The alphabet is one set of arbitrary symbols. The figures of heraldry are another set of arbitrary symbols. In the fourteenth century every gentleman knew one: in the twentieth century every gentleman knows the other. The first gentleman was just precisely as ignorant for not knowing that c-a-t spells "cat," as the second gentleman is for not knowing that a St. Andrew's Cross is called a cross saltire, or that vert on gules is bad heraldry. -- G.K. Chesterson
I'm an Academic Herald. I'm not a "real" herald; I don't register people's coats of arms (though I can certainly suggest designs for those who might be interested). What I do is study, research, teach, and write about heraldry. And I like to share what I have learned about heraldry, hence this blog. I hope that you'll find it informative, interesting at least occasionally, and worth your time to come back. Got a question? Comments? Feel free to let me know. I'd love to hear from you. You can find my contact information in my Profile.
This is what happens when an heraldic artist has never seen anything more than a very rough description of an heraldic beast when painting ...
Genealogical Speakers Guild
Genealogical Speakers Guild
Thursday, September 3, 2015
Some Results of Research on Arms on Heraldic Shirt
Well, I've had the time to do some research on the latest of my heraldic shirt acquisitions.
The results were surprisingly better than I had expected. But, to report things in order:
All of the coronets on these arms were that of an English earl. No dukes, no marquesses, no viscounts, no barons. My immediate thought was that they were probably spurious.
The coats of arms themselves are not really, as I had initially suspected, entirely bogus. They do appear to be examples of actual arms, though in many cases the tinctures are changed (for example, one of the coats, labeled Landaff, would be blazoned Gules a lion rampant sable; a search on the internet for the Welsh motto with it came up with a coat of arms for Williams, Sable a lion rampant sable), and the text underneath them appears to refer to a place rather than the surname of the armiger. And, of course, the coronet and supporters in many cases are inappropriate to the rank of the armiger. Still, there was success in tracking some of them down. To keep from boring you too much, I will give only a couple more examples.
One of the coats, labeled with what looks like the name Dabon or Badon, would be blazoned Argent on a bend azure three escallops argent. (Well, except for a few places on the shirt, where the field was Gules, leading initially to some confusion on my part. You can see both versions on the picture of the shirt above, one just below the collar buttonhole, and the other on the collar above and to the right.) I could not find that name in Burke's General Armory. The motto with the arms on the shirt, Virtus probata florebit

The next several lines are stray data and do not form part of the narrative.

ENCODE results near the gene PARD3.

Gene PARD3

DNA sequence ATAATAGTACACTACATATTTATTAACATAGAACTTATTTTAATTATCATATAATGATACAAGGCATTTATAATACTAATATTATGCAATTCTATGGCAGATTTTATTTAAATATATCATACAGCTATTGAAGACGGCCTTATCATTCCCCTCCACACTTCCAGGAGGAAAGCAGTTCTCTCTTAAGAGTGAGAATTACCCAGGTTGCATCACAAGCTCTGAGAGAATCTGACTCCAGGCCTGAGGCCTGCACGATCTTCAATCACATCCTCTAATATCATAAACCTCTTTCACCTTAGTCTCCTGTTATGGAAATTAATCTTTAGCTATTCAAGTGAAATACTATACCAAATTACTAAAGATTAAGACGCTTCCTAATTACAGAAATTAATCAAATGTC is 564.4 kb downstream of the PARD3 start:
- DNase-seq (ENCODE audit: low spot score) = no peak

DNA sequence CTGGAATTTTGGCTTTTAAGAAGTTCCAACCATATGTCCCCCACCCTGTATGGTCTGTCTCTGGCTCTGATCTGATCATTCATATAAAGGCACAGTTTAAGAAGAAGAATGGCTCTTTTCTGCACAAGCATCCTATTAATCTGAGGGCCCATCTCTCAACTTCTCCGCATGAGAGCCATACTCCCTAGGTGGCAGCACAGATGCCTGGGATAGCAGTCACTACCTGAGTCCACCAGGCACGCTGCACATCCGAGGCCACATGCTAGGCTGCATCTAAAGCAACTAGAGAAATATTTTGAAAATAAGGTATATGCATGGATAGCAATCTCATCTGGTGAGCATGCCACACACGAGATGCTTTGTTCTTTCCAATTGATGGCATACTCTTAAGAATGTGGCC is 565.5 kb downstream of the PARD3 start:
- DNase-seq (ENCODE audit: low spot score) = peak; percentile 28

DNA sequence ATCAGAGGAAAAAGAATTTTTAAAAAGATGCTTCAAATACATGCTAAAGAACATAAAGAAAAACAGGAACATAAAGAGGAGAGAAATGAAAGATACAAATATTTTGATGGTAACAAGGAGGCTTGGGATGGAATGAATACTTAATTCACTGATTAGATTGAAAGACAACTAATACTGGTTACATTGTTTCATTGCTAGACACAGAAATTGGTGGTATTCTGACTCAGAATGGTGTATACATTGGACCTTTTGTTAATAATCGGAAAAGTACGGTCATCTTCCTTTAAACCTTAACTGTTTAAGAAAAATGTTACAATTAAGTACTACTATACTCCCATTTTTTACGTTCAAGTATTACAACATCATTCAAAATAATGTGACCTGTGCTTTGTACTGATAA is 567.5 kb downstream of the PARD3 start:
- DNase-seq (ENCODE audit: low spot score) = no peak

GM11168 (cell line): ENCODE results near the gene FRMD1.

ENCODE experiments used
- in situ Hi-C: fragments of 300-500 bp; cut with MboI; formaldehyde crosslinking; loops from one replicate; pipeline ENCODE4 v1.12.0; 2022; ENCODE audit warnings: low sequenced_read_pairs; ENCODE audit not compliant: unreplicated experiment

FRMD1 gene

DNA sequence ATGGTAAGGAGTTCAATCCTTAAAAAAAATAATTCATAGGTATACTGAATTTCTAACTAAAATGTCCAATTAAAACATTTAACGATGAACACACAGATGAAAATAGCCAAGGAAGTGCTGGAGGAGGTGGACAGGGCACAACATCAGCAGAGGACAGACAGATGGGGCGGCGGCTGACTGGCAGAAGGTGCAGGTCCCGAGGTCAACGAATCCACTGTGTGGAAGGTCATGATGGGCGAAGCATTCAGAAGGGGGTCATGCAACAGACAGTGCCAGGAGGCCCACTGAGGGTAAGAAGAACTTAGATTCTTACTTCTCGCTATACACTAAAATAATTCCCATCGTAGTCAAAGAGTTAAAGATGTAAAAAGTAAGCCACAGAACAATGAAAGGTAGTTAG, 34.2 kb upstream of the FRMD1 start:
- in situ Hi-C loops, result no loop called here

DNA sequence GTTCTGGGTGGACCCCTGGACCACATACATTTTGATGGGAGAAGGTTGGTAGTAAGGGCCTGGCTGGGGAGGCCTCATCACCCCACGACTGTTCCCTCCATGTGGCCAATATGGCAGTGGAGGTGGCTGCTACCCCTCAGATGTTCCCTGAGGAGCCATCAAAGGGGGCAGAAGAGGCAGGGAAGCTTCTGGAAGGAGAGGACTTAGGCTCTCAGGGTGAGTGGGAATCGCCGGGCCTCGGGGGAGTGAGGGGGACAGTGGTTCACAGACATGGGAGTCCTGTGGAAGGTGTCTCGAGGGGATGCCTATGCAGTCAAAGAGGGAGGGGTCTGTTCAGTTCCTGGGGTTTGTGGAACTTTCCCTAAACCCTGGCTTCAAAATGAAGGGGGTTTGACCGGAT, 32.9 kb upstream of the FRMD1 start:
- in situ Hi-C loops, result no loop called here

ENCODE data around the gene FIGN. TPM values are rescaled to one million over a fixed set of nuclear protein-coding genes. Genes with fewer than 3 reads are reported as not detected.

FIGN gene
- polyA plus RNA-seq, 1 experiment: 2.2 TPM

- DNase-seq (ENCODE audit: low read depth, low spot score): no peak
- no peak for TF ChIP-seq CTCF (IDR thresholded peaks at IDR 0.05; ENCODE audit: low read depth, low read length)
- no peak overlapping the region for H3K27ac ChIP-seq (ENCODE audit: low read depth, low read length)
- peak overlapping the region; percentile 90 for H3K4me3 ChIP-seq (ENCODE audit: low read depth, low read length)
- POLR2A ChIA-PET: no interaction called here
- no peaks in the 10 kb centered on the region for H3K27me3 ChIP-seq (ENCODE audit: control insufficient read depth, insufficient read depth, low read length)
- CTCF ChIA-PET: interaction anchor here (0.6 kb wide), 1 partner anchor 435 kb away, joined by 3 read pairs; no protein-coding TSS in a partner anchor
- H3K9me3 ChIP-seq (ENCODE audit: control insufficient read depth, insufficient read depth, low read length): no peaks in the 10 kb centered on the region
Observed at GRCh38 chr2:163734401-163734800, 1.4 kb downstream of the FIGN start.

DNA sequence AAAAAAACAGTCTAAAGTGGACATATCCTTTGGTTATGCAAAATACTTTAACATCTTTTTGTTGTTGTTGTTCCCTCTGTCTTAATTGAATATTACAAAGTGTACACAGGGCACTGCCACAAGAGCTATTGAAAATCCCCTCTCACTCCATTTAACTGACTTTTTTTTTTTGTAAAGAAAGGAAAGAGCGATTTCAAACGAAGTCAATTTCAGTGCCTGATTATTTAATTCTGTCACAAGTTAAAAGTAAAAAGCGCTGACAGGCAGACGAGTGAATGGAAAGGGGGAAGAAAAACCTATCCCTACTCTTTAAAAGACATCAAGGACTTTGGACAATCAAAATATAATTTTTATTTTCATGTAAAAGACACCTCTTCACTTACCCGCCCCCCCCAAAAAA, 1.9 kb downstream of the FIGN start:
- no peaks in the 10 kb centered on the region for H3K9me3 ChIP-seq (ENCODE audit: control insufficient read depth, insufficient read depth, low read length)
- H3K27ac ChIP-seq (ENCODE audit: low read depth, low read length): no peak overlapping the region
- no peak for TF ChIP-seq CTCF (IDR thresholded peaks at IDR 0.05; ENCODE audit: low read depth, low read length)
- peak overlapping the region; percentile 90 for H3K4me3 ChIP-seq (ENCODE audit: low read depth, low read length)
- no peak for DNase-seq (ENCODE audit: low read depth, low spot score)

(Proved virtue will flourish), was identified by Fairbairn's Crests as that of Bernard and Bernard-Beamish. Looking up Bernard in Burke's, I found "Bernard (Earl of Bandon). Ar[gent] on a bend az[ure] three escallops of the field. Crest - A demi lion ar[gent] holding a snake p[ro]p[e]r. Supporters - Dexter, a stag; sinister, an unicorn, both ar[gent] each ducally gorged and chained or. Motto - Virtus probata florebit." On the shirt the unicorn is lacking its horn (though it has its horn in the color on color depiction), and the stag is proper, or brown, but everything else matches up.
In another case, the arms on the shirt labeled Donoughnare or Donoughnore (as near as I can make out the small script), which I would blazon as Per pale gules and
azure, a lion rampant argent within an orle of eight crosses (crosslet/bottony)
or, I recognized from my earlier work on The Gore Roll (http://www.appletonstudios.com/Congress2004DBA.pdf) as the arms of Hutchinson, Per pale gules and
azure a lion argent within an orle of ten crosses crosslet or.
And sure enough, the arms appear in Burke under Hutchinson as Per pale gules and
azure a lion rampant argent between eight crosses crosslet or. (The number of crosses around the lion varies a bit; the seal used by the Hutchinsons in 18th Century Boston has only seven crosses crosslet around the lion.) The crest on the arms on the shirt and on the Hutchinson arms is a cockatrice. The supporters on the shirt (which do not appear on the Hutchinson arms in any other source) are a pair of cockatrices. The motto with the arms on the shirt, Fortiter gerit crucem (He bears the cross bravely) is that of Allan of Blackwell Grange per Burke's Genealogical and Heraldic History of the Landed Gentry, while Fairbairn ascribes it to: Allan, Hely-Hutchinson, Hutchinson, Lawrence, M'Hutcheon, and Trittou. So, despite the attribution on the shirt, and the addition of the coronet and supporters, the coat of arms itself, with the crest and motto, would pretty clearly belong to Hutchinson. Not huge results for an hour or so of poring through the reference books (and pulling out the magnifying glass to try to read the names and mottos on the shirt; apparently my eyes aren't any younger than the rest of me!), but still an interesting search on this new heraldic acquisition.